BWCA 2022 Day 1


Sunday morning. September 18, 2022. Entry Day. I had fantasized about this morning all year and longer. The day dawned cloudy and wet… Additional weather advisories for the BWCA had been posted overnight regarding the potential for strong storms to pass through before sunrise. I never heard them, but Joe said he heard some thunder overnight. In the past 72 hours, the forest has received upwards of 6″ of rain. It’s wet out there!

Breakfast at Britton’s is a necessity when visiting Ely.

Joe & I went over to Britton’s Cafe to get breakfast, and their portions are still as huge as ever.

No stuffed hash browns for either of us this time – Joe got French Toast and I an egg sandwich on English muffin. Both came with a massive side of home fries. Their coffee continues to improve and happily, 11 years later it’s much better than our last visit in 2011.

Jesus saves coupons!

Full of delicious food and now running late for our shuttle, we were back at Voyageur at 8AM…. no problems, though, as we were the only shuttle for the day and being at the end of the season they were happy to take us whenever we were ready. We transferred our packs and canoe to the shuttle van. Chase, our shuttle driver, followed Joe and I to our planned exit at EP16. Our entry is pretty far down the Echo Trail, 30+ minutes from town. At Moose River North I dropped off the car, hopped in the shuttle, and we headed East the 5 miles back to Stuart River. While we were riding, Chase told us he had to go back to EP16 after he dropped us off. Another Voyageur customer had paid them for “portage help” which is basically their employees helping you carry your packs from the parking lot to the water. Knowing what waited for us, I asked if they’d ever do that at EP19. “Stuart?! Fuck no!” was Chase’s reply.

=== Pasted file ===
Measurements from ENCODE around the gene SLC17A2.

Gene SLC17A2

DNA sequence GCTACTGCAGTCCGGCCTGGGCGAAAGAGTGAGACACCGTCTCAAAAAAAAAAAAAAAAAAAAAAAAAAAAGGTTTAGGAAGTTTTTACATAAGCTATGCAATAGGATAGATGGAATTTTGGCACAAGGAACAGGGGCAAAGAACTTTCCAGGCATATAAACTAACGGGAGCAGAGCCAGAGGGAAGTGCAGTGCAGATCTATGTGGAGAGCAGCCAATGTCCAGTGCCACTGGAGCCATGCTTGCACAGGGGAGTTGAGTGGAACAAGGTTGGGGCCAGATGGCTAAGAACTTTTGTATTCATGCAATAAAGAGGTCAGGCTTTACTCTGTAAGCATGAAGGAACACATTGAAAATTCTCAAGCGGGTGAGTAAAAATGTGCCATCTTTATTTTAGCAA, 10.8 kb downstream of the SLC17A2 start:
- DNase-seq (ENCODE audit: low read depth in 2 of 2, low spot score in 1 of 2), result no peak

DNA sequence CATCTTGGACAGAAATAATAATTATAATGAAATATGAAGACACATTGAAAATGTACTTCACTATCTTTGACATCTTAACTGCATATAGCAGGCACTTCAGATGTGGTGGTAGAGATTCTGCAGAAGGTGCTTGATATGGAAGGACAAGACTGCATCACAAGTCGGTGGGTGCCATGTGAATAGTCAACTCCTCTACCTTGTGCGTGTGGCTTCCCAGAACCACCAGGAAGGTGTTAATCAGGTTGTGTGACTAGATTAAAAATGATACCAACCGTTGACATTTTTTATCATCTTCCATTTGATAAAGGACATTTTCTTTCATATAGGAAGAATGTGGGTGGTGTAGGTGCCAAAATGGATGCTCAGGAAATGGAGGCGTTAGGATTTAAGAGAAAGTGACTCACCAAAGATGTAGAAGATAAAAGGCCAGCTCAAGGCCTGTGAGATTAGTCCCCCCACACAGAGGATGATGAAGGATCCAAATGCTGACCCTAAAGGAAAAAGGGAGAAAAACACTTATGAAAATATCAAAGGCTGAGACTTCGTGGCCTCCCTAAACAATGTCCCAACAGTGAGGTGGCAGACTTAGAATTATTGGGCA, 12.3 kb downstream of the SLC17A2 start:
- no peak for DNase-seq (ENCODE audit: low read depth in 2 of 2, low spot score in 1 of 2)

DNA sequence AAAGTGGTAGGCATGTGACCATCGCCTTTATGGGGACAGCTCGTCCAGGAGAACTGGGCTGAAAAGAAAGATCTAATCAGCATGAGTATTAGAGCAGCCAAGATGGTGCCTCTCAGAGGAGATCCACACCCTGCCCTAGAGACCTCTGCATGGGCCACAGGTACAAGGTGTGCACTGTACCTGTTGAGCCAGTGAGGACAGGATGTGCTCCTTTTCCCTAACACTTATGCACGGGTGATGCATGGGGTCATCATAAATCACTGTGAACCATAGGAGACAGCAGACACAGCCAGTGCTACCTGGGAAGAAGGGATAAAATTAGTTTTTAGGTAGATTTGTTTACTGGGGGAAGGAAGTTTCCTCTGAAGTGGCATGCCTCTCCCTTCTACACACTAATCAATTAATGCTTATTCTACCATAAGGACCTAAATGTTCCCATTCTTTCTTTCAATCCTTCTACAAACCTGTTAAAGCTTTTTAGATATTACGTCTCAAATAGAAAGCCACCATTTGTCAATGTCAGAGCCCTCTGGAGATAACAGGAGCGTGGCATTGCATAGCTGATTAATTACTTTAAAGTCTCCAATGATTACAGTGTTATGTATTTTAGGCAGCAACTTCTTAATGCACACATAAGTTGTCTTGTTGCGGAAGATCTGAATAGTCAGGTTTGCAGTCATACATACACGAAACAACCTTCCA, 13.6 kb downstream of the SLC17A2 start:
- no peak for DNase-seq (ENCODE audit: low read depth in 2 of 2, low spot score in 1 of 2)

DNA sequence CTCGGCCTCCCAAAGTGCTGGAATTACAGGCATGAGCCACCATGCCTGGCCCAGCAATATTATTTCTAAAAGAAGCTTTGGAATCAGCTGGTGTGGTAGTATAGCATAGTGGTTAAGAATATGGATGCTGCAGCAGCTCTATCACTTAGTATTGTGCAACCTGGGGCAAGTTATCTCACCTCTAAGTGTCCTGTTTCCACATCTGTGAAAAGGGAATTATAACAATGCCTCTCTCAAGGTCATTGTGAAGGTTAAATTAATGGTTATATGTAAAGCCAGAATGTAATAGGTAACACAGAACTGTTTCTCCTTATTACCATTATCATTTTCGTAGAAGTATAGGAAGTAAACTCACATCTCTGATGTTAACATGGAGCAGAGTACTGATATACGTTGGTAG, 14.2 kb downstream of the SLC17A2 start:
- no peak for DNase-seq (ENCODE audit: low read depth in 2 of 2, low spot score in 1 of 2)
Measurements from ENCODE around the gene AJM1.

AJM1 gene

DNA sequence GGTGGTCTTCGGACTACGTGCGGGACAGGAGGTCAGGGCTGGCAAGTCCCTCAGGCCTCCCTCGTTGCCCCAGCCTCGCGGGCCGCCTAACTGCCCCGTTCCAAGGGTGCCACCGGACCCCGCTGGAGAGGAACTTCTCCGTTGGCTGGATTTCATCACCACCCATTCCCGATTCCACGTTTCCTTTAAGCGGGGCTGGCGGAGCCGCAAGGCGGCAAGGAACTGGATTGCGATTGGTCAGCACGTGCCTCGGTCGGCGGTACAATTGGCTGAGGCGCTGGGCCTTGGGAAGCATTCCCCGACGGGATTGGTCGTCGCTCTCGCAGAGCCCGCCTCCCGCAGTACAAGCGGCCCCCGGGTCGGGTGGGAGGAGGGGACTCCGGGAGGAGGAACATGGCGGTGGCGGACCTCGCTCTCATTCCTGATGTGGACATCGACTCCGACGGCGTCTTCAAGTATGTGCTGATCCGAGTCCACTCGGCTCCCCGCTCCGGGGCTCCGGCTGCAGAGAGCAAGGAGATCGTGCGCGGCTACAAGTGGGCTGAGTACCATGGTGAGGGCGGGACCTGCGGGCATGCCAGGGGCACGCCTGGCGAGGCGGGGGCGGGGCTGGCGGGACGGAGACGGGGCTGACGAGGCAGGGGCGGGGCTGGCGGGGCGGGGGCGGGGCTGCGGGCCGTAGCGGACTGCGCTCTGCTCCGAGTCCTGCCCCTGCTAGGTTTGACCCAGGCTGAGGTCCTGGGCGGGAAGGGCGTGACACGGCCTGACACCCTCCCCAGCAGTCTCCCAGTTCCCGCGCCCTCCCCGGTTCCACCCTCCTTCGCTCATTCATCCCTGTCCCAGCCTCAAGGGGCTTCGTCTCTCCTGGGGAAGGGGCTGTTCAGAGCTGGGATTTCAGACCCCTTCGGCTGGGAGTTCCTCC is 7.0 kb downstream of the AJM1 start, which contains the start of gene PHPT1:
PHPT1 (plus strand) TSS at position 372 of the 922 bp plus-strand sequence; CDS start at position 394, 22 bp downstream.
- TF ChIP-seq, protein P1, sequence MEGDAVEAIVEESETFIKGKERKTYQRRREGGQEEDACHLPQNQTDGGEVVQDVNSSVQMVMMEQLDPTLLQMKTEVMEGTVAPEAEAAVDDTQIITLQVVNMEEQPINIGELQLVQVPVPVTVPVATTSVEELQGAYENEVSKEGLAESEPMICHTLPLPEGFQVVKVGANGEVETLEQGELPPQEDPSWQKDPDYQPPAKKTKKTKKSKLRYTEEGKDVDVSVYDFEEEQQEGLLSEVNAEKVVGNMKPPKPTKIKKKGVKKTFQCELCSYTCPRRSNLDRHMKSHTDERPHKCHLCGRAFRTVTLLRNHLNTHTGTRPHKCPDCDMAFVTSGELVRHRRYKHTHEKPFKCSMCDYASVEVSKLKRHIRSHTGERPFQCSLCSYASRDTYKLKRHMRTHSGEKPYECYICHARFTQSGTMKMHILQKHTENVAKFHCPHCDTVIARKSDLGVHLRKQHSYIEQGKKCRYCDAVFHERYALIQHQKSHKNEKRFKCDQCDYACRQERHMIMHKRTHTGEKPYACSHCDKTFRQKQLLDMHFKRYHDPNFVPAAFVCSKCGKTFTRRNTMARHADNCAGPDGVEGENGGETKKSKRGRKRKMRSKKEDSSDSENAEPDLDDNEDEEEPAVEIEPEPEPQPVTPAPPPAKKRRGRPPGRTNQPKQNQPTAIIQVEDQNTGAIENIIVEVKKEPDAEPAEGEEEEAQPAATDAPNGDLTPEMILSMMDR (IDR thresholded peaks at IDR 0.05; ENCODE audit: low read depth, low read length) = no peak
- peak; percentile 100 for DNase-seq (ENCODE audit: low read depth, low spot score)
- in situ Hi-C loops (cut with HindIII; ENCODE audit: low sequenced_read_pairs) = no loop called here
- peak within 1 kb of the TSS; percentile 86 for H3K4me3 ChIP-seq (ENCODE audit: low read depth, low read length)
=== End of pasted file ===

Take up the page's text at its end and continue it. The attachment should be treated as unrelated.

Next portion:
Soon enough we were deposited in front of the EP19 sign. Chase roared out of the lot headed back towards EP16 along with a promise he’d double check my door locks before we were able to make a ludicrous offer for portage help. Oh well. Our money was back in the car anyhow. As the sound of the van diminished a new sensation crept in – one of a near total lack of sound. I pointed out the silence then shattered the quiet with a loud “Chee-Hoo!”

Joe portaging the food barrel
Canoe hat!
Boulder garden near creek oxbow








Stuart River has a 450 rod portage from the parking lot to the river. 450 rods = 7920 feet = 1.5 miles. One way. Because of how we travel, Joe and I would be walking the entirety of this portage 2 times, probably closer to 2.5 times with return trips for gear that we had to drop due to burden. It is not easy carrying a 50lb canoe on your shoulders at the same time as wearing a 50lb backpack! It took us 4 hours to finally put the canoe into the waters of Stuart River.

Joe takes an interesting pano while I put the canoe into Stuart River

Stuart is somewhat of a marathon entry because one must travel all the way to Stuart Lake before a legal campsite can be found. There is a campsite on White Feather, but that’s in a Primitive Management Area and we didn’t have the right permit to camp there. That means that you’ve gotta put in a full day to get a campsite.

Joe stretching out in the bow
At one of the portages along the river









Stuart Falls, at the mouth of the Stuart River

The Stuart River is a long meander North towards Stuart Lake, where it ends in a waterfall. It goes against the normal naming convention, where rivers are often named for their source and not the mouth. It’s a nice, albeit mostly overcast paddle as we mostly paddle and have the occasional beaver dam to pull over or portage around.

In all, it takes us until after 4PM to get to our campsite, #1828 on the map. A grueling day, for sure, especially after the first portage in. Thank you to whomever camped on this site last, as we had a decent supply of firewood to get started and didn’t need to go far for more.

First night steaks were grilled & consumed along with baked potatoes and green beans from my garden. We baked a 2nd potato but reserved it for breakfast the next morning. Once dinner was all cleaned up I threw in a color fire packet and were entertained by the campfire and the stars above until it was time for bed.










At one point I went out towards the rocky lake shore and nearly squashed a toad that was just sitting, silently looking out over the lake, keeping watch on the night. What is he doing here, on the shore of the lake so high up from the water? He can’t be waiting for a meal… can he?




At the tent, a little green tree frog decided that my door screen was a good place to perch. I grab some photos of it from outside, while Joe gets the inside the tent shot.







10.0 miles paddled today, 10.0 total.
6 portages (6), 754 rods (754). 3 beaver dams.
Stuart River > Stuart Lake

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